95% of manufacturers are demanding changes to the Apprenticeship Levy, according to research conducted by EEF.
Although there may be disagreements about the degree of change require, the overwhelming majority of businesses clearly want to see something different from the levy.
The group of firms, which includes food and drink manufacturers, are now calling for the government to take part in an urgent summit. There is a clear need to discuss reforms that will make the levy work for everyone, as well as helping to ensure that more new apprenticeships will be created in the future. High-value manufacturing and engineering apprenticeships are particularly in demand, as food engineering jobs tend to be much coveted for jobseekers.
According to the survey, 52% of manufacturers are keen to keep the levy so long as changes are made to the current system to make it work better for everyone. 26% were in favour of having the levy turned into a training levy instead.
8% of those surveyed stated that they have either cancelled or delayed an apprenticeship for a new engineering recruit due to the levy. 11% of those who wanted to start an apprenticeship for an existing employee have done the same. This is clearly having an impact on the number of training positions available, which could be highly damaging for industry in the UK as a whole.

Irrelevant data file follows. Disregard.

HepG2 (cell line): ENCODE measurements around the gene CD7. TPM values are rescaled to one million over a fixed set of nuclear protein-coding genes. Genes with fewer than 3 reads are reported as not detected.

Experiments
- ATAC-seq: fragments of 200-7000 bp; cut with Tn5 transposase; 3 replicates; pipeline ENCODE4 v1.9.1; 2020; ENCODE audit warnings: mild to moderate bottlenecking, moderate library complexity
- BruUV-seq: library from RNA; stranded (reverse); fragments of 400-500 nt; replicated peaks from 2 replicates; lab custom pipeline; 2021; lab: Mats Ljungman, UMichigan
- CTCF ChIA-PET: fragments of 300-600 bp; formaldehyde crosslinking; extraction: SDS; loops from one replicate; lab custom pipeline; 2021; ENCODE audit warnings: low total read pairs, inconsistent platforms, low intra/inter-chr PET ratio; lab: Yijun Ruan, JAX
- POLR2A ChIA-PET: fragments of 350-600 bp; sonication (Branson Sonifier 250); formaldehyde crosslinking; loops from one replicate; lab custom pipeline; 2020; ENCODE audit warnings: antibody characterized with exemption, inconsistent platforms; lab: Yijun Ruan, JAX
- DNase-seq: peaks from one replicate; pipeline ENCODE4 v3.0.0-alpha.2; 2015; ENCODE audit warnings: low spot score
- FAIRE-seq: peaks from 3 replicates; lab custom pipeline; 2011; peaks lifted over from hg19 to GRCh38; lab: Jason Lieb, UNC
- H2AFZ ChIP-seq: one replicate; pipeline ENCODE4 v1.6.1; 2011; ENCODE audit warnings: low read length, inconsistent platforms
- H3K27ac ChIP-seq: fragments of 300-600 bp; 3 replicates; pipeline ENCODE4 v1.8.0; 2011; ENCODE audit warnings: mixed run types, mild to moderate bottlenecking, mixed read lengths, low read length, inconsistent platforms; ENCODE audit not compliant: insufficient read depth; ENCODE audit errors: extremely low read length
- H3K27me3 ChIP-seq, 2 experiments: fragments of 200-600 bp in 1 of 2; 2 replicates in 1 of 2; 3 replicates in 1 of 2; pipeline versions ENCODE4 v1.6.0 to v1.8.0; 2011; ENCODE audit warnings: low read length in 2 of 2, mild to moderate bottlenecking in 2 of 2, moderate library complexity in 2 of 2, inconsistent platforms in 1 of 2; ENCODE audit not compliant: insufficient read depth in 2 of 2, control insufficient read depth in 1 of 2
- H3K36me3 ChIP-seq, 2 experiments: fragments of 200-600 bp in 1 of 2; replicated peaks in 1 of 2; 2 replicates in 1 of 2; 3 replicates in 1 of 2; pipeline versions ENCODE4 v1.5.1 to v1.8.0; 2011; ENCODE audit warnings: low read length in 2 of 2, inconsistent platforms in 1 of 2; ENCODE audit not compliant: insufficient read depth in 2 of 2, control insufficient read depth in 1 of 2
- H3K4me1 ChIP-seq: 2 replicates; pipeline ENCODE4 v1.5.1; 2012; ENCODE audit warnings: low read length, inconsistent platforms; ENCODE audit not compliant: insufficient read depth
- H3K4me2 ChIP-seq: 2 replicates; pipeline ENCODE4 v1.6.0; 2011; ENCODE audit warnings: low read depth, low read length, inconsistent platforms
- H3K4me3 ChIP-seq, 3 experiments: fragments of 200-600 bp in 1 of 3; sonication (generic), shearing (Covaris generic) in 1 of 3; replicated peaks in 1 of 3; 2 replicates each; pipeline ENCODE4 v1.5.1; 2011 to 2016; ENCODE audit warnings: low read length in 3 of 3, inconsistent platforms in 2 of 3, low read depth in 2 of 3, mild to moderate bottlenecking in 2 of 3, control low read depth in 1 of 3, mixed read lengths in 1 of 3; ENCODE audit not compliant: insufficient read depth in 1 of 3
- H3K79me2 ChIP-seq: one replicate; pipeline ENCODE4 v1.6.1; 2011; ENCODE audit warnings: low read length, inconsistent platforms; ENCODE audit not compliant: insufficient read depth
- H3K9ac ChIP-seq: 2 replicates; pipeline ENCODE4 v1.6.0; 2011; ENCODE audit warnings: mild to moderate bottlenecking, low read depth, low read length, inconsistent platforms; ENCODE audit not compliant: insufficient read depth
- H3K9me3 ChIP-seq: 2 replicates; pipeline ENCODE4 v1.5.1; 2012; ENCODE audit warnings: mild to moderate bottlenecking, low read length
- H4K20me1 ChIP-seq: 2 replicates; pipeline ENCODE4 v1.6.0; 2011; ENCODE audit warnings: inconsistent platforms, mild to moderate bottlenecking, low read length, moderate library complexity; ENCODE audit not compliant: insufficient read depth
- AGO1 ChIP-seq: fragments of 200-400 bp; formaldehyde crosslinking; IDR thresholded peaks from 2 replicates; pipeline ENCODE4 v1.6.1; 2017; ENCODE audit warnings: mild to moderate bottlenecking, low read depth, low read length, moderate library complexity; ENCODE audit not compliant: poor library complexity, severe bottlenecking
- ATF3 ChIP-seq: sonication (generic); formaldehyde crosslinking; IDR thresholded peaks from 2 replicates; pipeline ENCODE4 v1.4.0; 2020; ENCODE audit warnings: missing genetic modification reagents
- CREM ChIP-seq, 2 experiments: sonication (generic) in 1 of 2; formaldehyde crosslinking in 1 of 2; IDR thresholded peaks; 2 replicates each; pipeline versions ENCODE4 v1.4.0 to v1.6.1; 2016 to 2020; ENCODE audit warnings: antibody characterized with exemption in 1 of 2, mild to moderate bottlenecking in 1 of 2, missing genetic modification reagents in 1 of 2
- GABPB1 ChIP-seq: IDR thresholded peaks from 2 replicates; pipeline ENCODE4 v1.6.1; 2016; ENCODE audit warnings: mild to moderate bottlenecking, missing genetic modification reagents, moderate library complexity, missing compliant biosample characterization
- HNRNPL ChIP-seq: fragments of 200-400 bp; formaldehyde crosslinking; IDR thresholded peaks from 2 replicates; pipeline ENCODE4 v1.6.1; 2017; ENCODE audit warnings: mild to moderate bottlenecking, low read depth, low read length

Verity Davidge is the head of education and skills policy with EEF. She claimed that both apprentices and employers have lost out thanks to the existing system.
“What should have been a win-win situation has turned into a lose-lose,” she said. “We have to address the alarming drop in starts initially and then look at positive solutions which are on the table to make the levy work for employers and learners in the long term. Government must now sit down with businesses and find a way to rescue the levy so that it meets the original pledges made to companies when it was introduced.”
The EEF has now set out a proposed list of changes that would be needed to make it work. These include increasing the deadline for employers to spend their levy funds to at least 48 months, if not more; they also want to change the levy’s budgeting solution based on the fact that employers have high demands for better-quality apprenticeships. Expanding the bonuses and incentives paid out as well as raising the budget cap for each levy would also be something that many businesses want. The signing off process was another area highlighted for change, as business owners feel that it is currently too slow and not transparent enough.
Justine Fosh serves as the Chief Executive Officer at the National Skills Academy for Food & Drink, a place familiar to many who are seeking food jobs. She was not surprised at the fact that so many improvements have been suggested after seeing the results of the survey.
““There are certainly some aspects that frustrate employers and that Government could address,” she said. “But it is our experience that there is a limit to what Government can do to make a system entirely responsive to an industry. Successful sectors will be those who come together and use the levy and other Government skills initiatives as an opportunity to address long-standing skills challenges. This is just what the food and drink manufacturing industry is doing.”
There has not yet been any official response that would suggest whether or not the government is considering making the changes that have been proposed by the EEF.